Our country is obsessed with becoming a Noah’s Ark nation, determined to bring together, through various programs, every possible variety of people and cultures on the face of the earth. The churches and others, who resettle refugees for institutional profit, facilitate this activity, hiding their greed for continuing U.S. reimbursements under the usual mantle of doing good deeds.
The worst, but not only offenders are the U.S. Conference of Catholic Bishops, the Lutheran Church, and other assorted religious and non-profit organizations. The justification for what has become a hugely expensive refugee agenda, as well as the less known but also destructive Diversity Visa Lottery, managed by the Department of State’s Bureau of Consular affairs, is to bring the alleged rewards of extreme diversity to a supposedly ethnocentric America.
All of the refugee program’s successful applicants receive a green card and become lawful and permanent U.S. residents. The same status is given to Visa Lottery winners. But, in the attempt to make the lottery as inclusive as possible, the decision for 2013 is that, because we have many folks from Bangladesh here already, they are excluded now to make way for residents, for example, from South Sudan, who are currently invited to apply.
In discussing the refugee problem, Don Barnett, a specialist on this topic, says that the “choice about who is admitted to the U.S. as a refugee has been surrendered to the U.N.,” even though our nation pays for this program. “By 2001,” Barnett says “about 45 percent of the refugee stream was Muslim,” and he estimates “the cost of this program to U.S. taxpayers is ten times the official estimate of $1.1 billion, because welfare and multiple other costs were omitted.”1
All these misguided policies have arguably been made possible because Americans have been lectured by every authority figure imaginable, that diversity is wonderful, good for our souls and our personal growth. Travel to faraway and exotic places no longer suffices if we want to understand people who see the world very differently.
So few Americans assume anymore that a cosmopolitan outlook can be achieved by traveling the world on the Renaissance Cruise Line, because multicultural understanding is no longer reserved for the educated and wealthy. As a matter of equity, we now provide it gratuitously to people in lower-income areas, because refugees live there and partake of all the U.S. welfare Programs available to Americans.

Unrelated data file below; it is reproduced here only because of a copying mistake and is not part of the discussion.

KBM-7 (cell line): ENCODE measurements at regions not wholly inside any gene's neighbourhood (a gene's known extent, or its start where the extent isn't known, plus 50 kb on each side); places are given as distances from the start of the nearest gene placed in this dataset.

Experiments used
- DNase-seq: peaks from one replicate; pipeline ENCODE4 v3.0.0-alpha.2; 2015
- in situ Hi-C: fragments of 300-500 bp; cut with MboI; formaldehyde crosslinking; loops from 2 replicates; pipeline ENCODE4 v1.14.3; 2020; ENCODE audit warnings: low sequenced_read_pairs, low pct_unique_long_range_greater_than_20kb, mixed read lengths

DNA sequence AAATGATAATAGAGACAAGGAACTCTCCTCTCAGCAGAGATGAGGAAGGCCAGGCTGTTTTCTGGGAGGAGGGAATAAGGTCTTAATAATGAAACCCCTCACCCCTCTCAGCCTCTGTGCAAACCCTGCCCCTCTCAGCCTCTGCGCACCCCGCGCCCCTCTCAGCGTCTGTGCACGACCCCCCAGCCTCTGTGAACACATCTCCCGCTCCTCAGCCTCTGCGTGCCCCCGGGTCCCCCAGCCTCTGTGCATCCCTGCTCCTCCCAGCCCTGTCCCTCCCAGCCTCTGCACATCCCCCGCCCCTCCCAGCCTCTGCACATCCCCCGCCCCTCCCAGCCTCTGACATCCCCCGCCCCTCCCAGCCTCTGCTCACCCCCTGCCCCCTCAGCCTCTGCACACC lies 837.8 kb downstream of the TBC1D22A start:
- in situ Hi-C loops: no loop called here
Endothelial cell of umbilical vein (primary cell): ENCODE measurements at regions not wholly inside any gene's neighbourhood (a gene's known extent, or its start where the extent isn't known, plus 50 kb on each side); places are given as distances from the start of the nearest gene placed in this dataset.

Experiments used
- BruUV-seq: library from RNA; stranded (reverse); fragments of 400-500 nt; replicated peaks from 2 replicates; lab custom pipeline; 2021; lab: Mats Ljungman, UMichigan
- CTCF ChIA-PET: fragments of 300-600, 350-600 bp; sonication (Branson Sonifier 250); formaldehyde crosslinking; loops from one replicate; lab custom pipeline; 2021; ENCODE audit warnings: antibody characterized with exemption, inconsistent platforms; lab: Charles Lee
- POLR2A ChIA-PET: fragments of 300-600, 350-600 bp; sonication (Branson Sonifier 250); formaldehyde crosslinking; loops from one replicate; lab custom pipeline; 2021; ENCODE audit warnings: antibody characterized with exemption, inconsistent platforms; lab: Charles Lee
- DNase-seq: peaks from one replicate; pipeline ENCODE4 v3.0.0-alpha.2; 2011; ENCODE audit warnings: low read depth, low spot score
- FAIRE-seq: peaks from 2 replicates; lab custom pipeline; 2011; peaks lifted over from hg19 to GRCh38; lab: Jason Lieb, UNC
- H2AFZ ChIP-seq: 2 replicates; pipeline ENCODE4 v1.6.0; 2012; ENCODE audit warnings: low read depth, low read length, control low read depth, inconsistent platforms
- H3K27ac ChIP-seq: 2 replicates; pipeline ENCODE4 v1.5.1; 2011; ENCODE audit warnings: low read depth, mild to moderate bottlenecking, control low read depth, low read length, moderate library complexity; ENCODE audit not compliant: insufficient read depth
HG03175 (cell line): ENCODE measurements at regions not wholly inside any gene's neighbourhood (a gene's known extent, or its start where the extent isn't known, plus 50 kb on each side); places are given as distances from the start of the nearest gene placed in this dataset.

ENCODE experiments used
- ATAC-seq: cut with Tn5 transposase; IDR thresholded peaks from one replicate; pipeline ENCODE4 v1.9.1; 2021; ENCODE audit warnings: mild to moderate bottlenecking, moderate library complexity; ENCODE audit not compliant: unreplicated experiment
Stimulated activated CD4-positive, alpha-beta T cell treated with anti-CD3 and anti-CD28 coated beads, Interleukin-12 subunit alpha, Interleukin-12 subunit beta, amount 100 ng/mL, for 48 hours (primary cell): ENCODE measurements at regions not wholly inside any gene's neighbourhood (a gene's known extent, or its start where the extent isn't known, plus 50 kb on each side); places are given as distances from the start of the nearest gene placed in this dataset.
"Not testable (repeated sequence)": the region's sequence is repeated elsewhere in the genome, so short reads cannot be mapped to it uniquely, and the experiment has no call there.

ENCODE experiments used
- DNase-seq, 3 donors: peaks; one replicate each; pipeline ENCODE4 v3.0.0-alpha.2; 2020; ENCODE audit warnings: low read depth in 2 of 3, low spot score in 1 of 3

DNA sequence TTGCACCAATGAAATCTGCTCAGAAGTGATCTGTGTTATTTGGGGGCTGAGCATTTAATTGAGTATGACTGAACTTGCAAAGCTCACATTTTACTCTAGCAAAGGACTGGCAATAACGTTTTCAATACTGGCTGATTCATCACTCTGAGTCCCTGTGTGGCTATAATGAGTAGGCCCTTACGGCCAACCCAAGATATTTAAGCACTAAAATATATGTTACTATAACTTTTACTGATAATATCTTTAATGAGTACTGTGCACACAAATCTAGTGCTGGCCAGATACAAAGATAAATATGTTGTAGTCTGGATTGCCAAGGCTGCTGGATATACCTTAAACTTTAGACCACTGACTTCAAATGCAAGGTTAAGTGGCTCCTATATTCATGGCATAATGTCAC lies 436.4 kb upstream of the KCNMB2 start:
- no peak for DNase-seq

So the aforementioned $10 billion is the cost of bringing diversity to everyone, whether or not they want to appreciate the profound variations in human behavior or not. For this kind of money, even the poorest among us, it is claimed, can have a profound educational experience when living, for example, next door to a family of Dayak tribesman from Palangkaraya, Borneo.
The migration of Borneo headhunters to either California or Maine can happen quickly, when either the State Department or the U.N. notes what the media, who educates us on these topics, have written about their unusual folkways. A few years ago, the Dayaks were thoughtlessly invaded by neighboring Madurese from Eastern Java, and the Dayaks were so upset, it might qualify them for refugee status immediately, and if that doesn’t work, they are welcome to try the U.S. “diversity lottery.”
Therefore Americans, especially those who are the “least among us,” may be able to get to know the Dayaks firsthand, whereas limousine multiculturalists can secretly count on the fact that this unwanted intimacy probably won’t happen to them. But social justice and opportunity are the point here. Why deprive less affluent areas of an enlarged appreciation of the way others live and the thrill of witnessing customs rarely observed, even on carefully supervised travel tours the poor can’t afford?
Dayaks would be welcome because, for one thing, most head-hunting groups are not yet part of our “people collection,” and such an omission, could possibly be race-based.
Neither is our language collection complete. At 374, we could still add many more “tongues,” including whatever dialect is spoken in the Dayak region of Borneo.